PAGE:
Nothing is more amusing that a screeching mob of radical feminists when they emerge from their lair in that liquidy out-house that is Tumblr, in a aura of patchouli with armpit hair braided for war.
The newest object of their Two Minute Hate is a diet supplement company called Protein World (full disclosure, I do not now and have never used dietary supplements). Why, you ask, would anyone object to a supplement that helps you lose weight, etc., etc.? The answer is easy, no normal person would object. But the feminists the world is an oppressive place. Rape is everywhere. And the freakin patricarchy, man… you wouldn’t believe the patriarchy. And this ad campaign is solely responsible for keeping women down.
Naturally, the hairy little fascists attacked. For instance:
This advert pretty much sums up everything that I despise about how we treat and value women’s bodies. pic.twitter.com/PBZNyn8qop
— Hannah Atkinson (@hatkinson_) April 12, 2015
or this to a self-hating male who had to weigh in to impress someone who hates him:
Now to the punchline, via Marketing Magazine
The past four days have seen one of the most effective and innovative pieces of brand marketing in living memory. It has bred “brand fans” by the thousand in an age where that term is sorely overused, and exploded the brand’s social following.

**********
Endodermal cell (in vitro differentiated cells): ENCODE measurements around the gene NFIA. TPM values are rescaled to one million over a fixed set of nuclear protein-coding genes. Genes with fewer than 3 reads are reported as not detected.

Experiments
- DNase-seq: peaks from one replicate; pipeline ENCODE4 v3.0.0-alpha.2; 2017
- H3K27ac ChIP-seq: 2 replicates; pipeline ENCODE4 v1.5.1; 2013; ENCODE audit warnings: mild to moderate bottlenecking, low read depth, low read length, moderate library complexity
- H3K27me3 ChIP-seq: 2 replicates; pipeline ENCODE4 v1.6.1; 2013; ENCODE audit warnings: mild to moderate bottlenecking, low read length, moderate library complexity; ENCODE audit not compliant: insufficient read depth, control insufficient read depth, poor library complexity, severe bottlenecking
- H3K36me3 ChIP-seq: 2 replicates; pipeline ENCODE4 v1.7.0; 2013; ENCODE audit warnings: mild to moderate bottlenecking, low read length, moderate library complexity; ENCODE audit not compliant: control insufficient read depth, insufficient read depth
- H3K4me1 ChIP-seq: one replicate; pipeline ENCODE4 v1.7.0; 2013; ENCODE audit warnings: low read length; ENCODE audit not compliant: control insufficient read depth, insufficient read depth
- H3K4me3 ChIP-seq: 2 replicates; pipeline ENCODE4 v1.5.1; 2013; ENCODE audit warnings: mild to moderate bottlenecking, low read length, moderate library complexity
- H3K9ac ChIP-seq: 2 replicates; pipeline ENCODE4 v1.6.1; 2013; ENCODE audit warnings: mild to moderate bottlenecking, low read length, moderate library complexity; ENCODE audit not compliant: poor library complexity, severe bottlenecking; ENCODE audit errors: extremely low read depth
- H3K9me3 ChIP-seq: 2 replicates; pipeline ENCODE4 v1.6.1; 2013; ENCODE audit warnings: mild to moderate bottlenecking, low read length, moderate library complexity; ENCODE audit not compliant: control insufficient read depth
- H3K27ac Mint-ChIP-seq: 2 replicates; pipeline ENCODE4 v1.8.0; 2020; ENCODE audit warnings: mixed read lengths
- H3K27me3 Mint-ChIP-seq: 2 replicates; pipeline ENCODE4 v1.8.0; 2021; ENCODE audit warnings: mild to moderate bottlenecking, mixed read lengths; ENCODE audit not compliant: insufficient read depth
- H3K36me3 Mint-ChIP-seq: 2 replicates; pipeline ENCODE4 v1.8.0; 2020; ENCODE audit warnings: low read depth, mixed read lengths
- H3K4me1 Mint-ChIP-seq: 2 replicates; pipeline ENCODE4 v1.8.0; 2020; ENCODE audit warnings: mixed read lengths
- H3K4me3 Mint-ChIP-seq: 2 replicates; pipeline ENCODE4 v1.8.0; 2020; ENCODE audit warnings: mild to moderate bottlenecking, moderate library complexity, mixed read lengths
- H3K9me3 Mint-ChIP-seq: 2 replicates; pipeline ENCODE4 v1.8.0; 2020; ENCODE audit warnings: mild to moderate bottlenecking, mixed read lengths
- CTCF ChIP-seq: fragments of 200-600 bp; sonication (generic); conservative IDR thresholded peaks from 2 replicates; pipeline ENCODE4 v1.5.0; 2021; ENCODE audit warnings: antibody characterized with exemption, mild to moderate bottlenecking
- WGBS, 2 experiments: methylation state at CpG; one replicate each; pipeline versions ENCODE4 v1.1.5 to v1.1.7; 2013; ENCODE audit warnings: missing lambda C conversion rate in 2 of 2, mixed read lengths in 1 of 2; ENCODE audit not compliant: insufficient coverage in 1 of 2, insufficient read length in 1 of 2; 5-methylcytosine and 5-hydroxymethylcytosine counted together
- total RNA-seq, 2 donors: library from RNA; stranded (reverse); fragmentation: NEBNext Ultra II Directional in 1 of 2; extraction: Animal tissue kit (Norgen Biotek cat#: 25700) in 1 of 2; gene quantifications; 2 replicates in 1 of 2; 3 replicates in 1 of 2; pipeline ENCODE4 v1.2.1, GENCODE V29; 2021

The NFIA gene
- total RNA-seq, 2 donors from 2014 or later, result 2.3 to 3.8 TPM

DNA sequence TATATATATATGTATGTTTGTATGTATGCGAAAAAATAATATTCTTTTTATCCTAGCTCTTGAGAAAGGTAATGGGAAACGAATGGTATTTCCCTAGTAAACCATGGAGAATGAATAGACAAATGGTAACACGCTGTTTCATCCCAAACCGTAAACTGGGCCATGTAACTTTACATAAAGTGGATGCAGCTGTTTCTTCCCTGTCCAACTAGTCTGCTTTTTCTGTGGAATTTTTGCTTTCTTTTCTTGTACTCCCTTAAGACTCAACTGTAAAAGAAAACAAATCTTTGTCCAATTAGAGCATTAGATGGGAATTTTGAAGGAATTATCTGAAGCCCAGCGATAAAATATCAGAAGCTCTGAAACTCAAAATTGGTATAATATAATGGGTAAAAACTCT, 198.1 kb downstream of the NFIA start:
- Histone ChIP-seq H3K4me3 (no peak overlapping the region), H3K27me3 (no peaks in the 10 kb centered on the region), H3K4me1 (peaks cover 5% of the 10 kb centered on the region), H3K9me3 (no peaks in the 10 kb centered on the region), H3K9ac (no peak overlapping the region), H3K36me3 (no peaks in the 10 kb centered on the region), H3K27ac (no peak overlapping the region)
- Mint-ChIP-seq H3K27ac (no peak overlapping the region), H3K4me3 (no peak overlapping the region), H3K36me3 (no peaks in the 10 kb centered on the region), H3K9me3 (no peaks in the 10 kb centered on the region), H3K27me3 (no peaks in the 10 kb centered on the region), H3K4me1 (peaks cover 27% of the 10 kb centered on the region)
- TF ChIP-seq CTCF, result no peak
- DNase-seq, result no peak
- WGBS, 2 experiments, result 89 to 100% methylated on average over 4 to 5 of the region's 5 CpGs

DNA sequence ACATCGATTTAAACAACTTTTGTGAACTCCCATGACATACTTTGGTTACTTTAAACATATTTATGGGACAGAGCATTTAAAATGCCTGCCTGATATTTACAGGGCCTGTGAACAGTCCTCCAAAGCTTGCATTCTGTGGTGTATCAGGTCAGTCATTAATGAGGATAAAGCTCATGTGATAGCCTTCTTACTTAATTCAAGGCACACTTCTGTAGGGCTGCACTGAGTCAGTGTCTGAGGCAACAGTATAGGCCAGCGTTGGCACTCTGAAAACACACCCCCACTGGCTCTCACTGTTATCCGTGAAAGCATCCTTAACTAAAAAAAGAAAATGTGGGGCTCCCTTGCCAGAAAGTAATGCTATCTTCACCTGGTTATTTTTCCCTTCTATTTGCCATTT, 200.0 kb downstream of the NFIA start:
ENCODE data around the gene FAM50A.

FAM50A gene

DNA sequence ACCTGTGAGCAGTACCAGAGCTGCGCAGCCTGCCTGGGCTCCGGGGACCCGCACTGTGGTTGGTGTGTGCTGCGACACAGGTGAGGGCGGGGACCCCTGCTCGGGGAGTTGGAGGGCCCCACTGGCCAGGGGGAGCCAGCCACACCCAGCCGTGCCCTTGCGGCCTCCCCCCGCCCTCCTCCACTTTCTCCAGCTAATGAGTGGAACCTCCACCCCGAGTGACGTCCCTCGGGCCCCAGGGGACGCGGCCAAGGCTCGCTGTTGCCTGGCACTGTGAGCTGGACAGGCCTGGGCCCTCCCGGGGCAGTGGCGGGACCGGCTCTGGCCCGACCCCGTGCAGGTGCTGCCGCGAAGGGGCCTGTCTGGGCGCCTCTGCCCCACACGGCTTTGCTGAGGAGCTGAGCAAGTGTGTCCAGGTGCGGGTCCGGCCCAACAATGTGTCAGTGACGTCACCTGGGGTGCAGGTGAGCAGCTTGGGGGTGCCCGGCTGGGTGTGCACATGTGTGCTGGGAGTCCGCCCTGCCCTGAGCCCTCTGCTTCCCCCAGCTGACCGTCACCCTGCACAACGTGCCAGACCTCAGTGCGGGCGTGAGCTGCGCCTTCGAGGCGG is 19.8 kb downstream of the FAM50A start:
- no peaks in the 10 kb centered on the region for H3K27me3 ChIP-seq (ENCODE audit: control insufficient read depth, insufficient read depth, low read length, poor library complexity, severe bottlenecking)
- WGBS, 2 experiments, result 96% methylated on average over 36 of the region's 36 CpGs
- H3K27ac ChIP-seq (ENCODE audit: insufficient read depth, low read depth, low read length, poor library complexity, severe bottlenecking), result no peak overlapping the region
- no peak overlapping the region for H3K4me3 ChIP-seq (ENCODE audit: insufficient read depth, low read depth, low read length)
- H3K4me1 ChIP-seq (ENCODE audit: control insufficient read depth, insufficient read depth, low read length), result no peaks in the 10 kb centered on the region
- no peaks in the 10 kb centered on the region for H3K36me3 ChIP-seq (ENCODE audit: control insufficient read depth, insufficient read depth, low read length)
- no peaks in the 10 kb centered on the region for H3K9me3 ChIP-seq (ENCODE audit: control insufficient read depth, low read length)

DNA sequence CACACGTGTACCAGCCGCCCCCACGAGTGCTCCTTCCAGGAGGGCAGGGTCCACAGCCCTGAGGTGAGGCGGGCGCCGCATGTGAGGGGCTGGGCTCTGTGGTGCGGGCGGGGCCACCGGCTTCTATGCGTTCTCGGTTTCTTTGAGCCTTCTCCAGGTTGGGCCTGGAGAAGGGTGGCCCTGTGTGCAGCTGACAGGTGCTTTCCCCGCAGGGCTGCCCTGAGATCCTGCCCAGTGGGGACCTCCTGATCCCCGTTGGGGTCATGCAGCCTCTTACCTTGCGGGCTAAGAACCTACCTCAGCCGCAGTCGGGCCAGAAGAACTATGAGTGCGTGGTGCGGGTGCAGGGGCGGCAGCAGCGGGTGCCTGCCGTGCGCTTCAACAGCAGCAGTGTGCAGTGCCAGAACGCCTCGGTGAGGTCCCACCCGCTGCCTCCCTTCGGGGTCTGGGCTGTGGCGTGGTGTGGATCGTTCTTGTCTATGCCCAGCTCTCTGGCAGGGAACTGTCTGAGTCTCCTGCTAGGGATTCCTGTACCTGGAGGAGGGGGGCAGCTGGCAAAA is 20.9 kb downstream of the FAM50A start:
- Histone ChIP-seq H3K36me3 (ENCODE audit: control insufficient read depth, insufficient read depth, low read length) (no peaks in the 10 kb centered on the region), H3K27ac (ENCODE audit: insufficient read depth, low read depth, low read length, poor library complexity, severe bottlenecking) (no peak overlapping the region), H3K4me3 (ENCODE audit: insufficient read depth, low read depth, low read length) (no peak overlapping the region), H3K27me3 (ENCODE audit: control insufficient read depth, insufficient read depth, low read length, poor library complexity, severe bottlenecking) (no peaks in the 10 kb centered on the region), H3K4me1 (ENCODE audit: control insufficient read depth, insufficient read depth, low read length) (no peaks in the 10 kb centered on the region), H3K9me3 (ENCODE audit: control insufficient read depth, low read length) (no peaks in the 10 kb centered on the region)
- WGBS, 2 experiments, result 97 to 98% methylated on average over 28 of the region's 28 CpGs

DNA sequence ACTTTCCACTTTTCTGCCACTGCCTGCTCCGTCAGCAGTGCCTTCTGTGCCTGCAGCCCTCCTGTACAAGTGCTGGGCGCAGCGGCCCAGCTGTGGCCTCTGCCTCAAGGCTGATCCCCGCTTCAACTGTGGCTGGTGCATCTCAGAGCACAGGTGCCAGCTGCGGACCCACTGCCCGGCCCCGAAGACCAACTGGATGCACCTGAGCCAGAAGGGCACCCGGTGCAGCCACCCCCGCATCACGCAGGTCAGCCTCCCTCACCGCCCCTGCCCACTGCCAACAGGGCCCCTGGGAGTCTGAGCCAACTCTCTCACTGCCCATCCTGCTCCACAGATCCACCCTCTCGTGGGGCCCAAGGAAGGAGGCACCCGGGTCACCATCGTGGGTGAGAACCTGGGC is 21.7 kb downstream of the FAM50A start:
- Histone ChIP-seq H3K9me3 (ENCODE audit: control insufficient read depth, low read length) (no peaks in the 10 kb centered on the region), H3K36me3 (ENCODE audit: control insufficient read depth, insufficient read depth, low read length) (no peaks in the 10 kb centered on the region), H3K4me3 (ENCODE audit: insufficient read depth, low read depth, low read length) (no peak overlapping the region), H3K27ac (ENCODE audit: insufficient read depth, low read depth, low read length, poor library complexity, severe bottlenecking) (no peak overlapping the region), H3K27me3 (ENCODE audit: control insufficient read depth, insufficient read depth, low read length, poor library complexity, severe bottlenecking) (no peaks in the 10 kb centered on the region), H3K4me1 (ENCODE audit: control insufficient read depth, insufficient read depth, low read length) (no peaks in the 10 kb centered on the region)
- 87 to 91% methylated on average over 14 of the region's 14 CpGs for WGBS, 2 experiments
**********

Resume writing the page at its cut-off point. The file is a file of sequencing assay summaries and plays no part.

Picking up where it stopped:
It has turned a £250,000 media spend into a viral phenomenon. It has made a little known brand a household name in the circles it cares about. It has reaped £1million in direct sales revenue.
But the lesson here is one that the GOP would do well to remember.
Protein World has paid a price, of course – it is now also hated, a claim that few brands can make nor would want to.
It is, however, a calculated hatred, as those people out there who disapprove of Protein World’s brand of vanity-oriented self improvement are pretty unlikely to be purchasing its products anyway.
In a world where brands are still living with a 20th century mindset of trying to be all things to all people, having particular character and meaning is an increasingly valuable commodity.
Protein World has shown a way to develop that with a stick of dynamite, and the same approach is there for the taking for brands across the ‘values spectrum’.
If you sit at the pole of a vaguely polarising issue, identify your ‘anti-market’ and attack it.
If possible, harness the trend of ‘cyber shaming’ and use it to your advantage. This approach will work particularly well for brands whose position hovers around the libertarian/conservative side of politics, as their ‘anti-markets’ are much better mobilised socially and capable of feeding those precious flames of scandal.
You’ll lose no customers and become a champion for those who share your side of the issue.
These are the polarising brands – strong stomachs, the capacity to be hated, and a pretty robust set of community managers. Expect to see more of them.
Too often GOP political figures ignore their base, their core customers, in pursuit of people who will always hate them. There is nothing more pathetic than a GOP politician pandering to people who are laughing in their sleeves at him. Here I’m talking about a guy like Jeb Bush who thinks the path to the White House requires him to “lose the primaries.” Stick to your principles and you have a large and enthusiastic base to build from. Abandon those principles and you lose your core supporters and get laughed at by the people you are trying to win.